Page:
At the simplest level, muscles allow us to move. Smooth muscle and cardiac muscle move to facilitate body functions like heartbeats and digestion. The movement of these muscles is directed by the autonomic part of the nervous system—those are the nerves that control organs. Skeletal muscles move our bodies in space. They take direct instruction from the specific nerves that innervate each muscle. Want to learn more about the muscles in the human body? Here are five other facts to keep in mind about the muscular system.
The muscles that move the human skeleton vary greatly in shape and size and extend to every part of our bodies. The muscular system contains over 600 skeletal muscles alone, which make up about 40% of our mass. Blood vessels and nerves run to every muscle, helping control and regulate each muscle’s function.
In the muscular system, skeletal muscles are connected to the skeleton, either to bone or to connective tissues such as ligaments. Muscles are always attached at two or more places. When the muscle contracts, the attachment points are pulled closer together; when it relaxes, the attachment points move apart.
Muscles contract and relax to move bones. The elbow joint bends (flexes) when muscles pull on the radius and ulna of the arm. Muscles contract when messages travel from nerves to muscles and trigger chemical reactions. These reactions change the internal structures of muscle fiber cells, a process that shortens the muscle. The muscle fibers relax when the nervous system signal is no longer present, thus reversing the shortening.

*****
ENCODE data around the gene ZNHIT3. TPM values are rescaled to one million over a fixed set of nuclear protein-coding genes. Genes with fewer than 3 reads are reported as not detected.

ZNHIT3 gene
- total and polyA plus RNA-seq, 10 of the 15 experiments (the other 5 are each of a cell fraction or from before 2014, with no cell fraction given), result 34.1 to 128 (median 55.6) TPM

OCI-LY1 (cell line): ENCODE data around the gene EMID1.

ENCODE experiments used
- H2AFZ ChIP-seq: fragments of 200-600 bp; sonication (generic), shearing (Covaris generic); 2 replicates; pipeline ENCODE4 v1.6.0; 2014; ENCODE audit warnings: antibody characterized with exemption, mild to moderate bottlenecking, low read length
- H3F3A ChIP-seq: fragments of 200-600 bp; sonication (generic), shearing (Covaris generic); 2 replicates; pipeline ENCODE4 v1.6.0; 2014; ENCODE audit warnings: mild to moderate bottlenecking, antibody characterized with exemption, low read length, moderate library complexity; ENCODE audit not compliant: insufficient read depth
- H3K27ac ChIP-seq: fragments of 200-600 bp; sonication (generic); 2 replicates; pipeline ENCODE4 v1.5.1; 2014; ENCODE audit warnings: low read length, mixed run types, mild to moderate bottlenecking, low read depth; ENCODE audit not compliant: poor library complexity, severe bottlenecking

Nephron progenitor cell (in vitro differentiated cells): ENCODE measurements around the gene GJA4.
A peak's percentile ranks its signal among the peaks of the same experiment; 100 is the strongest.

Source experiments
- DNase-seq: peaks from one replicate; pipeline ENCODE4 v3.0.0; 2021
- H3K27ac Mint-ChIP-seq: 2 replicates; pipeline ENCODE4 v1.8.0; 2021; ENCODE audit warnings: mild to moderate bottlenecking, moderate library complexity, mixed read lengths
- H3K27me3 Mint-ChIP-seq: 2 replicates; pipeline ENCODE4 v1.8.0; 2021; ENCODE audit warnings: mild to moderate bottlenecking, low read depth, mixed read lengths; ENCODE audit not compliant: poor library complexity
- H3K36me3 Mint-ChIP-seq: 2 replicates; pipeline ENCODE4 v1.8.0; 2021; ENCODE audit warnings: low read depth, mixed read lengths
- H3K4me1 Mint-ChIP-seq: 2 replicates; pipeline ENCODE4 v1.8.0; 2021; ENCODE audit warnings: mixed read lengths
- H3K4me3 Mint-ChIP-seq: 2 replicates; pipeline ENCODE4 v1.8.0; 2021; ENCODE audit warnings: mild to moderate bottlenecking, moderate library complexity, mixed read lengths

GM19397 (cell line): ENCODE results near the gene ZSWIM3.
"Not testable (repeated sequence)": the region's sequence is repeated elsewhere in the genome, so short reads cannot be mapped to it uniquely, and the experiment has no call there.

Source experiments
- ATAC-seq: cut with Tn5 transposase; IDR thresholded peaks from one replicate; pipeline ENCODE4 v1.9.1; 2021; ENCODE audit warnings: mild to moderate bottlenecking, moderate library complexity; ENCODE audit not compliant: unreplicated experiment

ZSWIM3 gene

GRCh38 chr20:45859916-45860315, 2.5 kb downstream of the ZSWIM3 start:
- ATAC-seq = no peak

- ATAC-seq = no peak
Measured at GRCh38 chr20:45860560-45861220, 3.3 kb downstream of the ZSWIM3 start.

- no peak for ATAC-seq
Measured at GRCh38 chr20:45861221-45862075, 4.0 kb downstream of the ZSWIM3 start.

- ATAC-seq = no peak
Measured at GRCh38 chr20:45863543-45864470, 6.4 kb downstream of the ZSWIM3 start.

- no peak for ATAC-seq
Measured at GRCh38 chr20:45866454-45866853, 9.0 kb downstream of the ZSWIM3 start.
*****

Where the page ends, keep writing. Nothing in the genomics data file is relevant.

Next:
Not all muscle tissue is skeletal muscle. Smooth muscle tissue is in the walls of many human body organs and helps those organs move to facilitate body functions. The alimentary canal (esophagus, stomach, and intestines) includes muscle tissue that contracts and relaxes to move nutrients through the digestion process. The urinary bladder also includes muscle tissue that contracts and relaxes to hold and release urine. Heartbeats are the result of the contraction and relaxation of muscle tissue in the heart wall. Smooth muscles in the walls of arteries help move blood through the body.
How do skeletal muscles move? It happens when the muscular system and the nervous system work together: Somatic signals are sent from the cerebral cortex to nerves associated with specific skeletal muscles. Most signals travel through spinal nerves that connect with nerves that innervate skeletal muscles throughout the body. Want to flex an elbow joint? Your cerebral cortex sends a signal through your spinal nerve to the nerves that innervate muscles around the elbow joint. When that signal reaches the muscle tissue its cells reorganize, causing a contraction that bends the elbow joint!
A study of the muscular system from the 1918 edition of Gray's Anatomy of the Human Body.
Study: Muscle Strength Is in the Mind from the Atlantic by way of the Journal of Neurophysiology.
Anatomy & Physiology by Visible Body provides in-depth coverage of each body system in a guided, visually stunning presentation.